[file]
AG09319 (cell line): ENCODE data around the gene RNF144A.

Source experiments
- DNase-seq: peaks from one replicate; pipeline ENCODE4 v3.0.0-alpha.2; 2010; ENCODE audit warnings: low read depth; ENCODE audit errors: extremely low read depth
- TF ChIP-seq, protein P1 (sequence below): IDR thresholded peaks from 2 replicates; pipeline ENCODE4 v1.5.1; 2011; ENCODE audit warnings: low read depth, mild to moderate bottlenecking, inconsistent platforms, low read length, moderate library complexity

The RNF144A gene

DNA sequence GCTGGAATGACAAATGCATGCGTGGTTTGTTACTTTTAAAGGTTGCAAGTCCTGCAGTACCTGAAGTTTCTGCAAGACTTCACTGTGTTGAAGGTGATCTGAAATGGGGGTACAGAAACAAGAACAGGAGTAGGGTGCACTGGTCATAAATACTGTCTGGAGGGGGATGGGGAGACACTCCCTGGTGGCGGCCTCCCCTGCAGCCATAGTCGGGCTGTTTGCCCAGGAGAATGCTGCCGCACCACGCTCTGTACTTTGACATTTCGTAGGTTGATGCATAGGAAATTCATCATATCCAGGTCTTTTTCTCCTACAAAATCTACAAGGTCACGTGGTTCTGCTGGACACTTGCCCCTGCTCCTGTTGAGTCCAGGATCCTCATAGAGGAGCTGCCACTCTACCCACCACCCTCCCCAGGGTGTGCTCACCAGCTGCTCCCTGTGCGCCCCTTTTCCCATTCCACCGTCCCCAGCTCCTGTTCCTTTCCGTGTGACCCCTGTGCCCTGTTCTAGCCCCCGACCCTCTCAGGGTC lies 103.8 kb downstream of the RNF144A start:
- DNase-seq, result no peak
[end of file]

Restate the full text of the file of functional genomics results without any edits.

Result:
AG09319 (cell line): ENCODE data around the gene RNF144A.

Source experiments
- DNase-seq: peaks from one replicate; pipeline ENCODE4 v3.0.0-alpha.2; 2010; ENCODE audit warnings: low read depth; ENCODE audit errors: extremely low read depth
- TF ChIP-seq, protein P1 (sequence below): IDR thresholded peaks from 2 replicates; pipeline ENCODE4 v1.5.1; 2011; ENCODE audit warnings: low read depth, mild to moderate bottlenecking, inconsistent platforms, low read length, moderate library complexity

The RNF144A gene

DNA sequence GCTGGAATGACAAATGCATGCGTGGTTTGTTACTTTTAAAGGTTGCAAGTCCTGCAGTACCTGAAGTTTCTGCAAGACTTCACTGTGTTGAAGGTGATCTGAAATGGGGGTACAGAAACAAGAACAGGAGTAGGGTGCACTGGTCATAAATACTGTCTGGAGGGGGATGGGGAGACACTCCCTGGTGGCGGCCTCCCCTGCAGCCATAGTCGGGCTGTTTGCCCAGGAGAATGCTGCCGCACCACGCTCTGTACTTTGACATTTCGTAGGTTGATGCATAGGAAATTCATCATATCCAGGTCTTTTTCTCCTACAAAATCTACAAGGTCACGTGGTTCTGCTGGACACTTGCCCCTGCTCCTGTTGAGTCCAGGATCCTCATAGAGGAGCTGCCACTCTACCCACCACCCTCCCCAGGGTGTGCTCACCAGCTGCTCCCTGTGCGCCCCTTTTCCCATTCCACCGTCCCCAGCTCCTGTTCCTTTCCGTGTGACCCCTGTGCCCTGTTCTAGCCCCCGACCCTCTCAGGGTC lies 103.8 kb downstream of the RNF144A start:
- DNase-seq, result no peak